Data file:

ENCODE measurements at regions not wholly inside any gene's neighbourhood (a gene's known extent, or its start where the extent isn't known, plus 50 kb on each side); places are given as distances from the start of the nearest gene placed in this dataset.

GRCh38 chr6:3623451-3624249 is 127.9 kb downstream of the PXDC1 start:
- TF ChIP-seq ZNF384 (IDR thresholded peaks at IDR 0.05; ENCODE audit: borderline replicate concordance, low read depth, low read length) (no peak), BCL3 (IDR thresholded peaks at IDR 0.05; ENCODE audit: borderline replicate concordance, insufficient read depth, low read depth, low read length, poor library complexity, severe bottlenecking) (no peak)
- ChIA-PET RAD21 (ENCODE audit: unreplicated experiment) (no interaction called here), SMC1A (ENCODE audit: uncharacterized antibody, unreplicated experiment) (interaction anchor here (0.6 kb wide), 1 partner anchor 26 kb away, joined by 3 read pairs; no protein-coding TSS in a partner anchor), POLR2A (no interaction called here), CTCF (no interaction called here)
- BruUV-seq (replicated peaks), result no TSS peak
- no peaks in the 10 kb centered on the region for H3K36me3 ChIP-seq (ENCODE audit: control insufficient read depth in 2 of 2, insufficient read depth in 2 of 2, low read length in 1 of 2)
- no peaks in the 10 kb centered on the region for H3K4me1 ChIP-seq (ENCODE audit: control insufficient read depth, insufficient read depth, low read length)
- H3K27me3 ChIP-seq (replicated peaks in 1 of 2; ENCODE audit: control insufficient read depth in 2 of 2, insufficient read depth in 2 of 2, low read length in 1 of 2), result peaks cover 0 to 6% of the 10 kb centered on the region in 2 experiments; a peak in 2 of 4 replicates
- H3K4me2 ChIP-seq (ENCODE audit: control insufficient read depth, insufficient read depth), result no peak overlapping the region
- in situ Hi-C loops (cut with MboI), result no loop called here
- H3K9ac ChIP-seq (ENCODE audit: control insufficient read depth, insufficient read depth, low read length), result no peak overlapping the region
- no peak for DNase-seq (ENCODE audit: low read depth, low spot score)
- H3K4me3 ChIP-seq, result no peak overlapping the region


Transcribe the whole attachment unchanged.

ENCODE measurements at regions not wholly inside any gene's neighbourhood (a gene's known extent, or its start where the extent isn't known, plus 50 kb on each side); places are given as distances from the start of the nearest gene placed in this dataset.

GRCh38 chr6:3623451-3624249 is 127.9 kb downstream of the PXDC1 start:
- TF ChIP-seq ZNF384 (IDR thresholded peaks at IDR 0.05; ENCODE audit: borderline replicate concordance, low read depth, low read length) (no peak), BCL3 (IDR thresholded peaks at IDR 0.05; ENCODE audit: borderline replicate concordance, insufficient read depth, low read depth, low read length, poor library complexity, severe bottlenecking) (no peak)
- ChIA-PET RAD21 (ENCODE audit: unreplicated experiment) (no interaction called here), SMC1A (ENCODE audit: uncharacterized antibody, unreplicated experiment) (interaction anchor here (0.6 kb wide), 1 partner anchor 26 kb away, joined by 3 read pairs; no protein-coding TSS in a partner anchor), POLR2A (no interaction called here), CTCF (no interaction called here)
- BruUV-seq (replicated peaks), result no TSS peak
- no peaks in the 10 kb centered on the region for H3K36me3 ChIP-seq (ENCODE audit: control insufficient read depth in 2 of 2, insufficient read depth in 2 of 2, low read length in 1 of 2)
- no peaks in the 10 kb centered on the region for H3K4me1 ChIP-seq (ENCODE audit: control insufficient read depth, insufficient read depth, low read length)
- H3K27me3 ChIP-seq (replicated peaks in 1 of 2; ENCODE audit: control insufficient read depth in 2 of 2, insufficient read depth in 2 of 2, low read length in 1 of 2), result peaks cover 0 to 6% of the 10 kb centered on the region in 2 experiments; a peak in 2 of 4 replicates
- H3K4me2 ChIP-seq (ENCODE audit: control insufficient read depth, insufficient read depth), result no peak overlapping the region
- in situ Hi-C loops (cut with MboI), result no loop called here
- H3K9ac ChIP-seq (ENCODE audit: control insufficient read depth, insufficient read depth, low read length), result no peak overlapping the region
- no peak for DNase-seq (ENCODE audit: low read depth, low spot score)
- H3K4me3 ChIP-seq, result no peak overlapping the region